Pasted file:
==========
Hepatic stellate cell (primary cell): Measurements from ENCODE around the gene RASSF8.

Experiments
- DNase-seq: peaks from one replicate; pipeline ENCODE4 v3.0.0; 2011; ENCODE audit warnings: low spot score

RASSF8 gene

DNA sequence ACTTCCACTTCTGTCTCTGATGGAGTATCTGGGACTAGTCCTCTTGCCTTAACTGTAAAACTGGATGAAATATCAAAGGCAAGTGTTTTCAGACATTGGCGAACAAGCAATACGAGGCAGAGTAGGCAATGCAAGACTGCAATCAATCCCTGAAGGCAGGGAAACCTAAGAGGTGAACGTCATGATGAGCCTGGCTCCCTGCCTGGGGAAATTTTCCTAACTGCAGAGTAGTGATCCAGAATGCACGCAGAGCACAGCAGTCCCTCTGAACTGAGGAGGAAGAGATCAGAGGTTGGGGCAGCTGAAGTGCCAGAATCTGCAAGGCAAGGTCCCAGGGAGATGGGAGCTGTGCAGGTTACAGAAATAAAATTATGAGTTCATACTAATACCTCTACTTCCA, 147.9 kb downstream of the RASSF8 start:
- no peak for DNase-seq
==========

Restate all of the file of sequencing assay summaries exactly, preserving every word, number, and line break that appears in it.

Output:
Hepatic stellate cell (primary cell): Measurements from ENCODE around the gene RASSF8.

Experiments
- DNase-seq: peaks from one replicate; pipeline ENCODE4 v3.0.0; 2011; ENCODE audit warnings: low spot score

RASSF8 gene

DNA sequence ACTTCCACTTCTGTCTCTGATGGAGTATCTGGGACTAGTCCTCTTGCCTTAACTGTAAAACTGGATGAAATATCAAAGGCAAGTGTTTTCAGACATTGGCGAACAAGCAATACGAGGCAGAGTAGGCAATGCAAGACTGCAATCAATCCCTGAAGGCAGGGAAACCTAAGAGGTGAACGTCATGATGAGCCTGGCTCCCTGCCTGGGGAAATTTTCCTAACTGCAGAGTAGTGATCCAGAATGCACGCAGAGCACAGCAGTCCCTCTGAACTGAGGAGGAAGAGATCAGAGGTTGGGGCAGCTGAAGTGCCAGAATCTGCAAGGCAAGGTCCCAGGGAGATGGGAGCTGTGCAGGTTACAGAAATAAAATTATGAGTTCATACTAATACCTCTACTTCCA, 147.9 kb downstream of the RASSF8 start:
- no peak for DNase-seq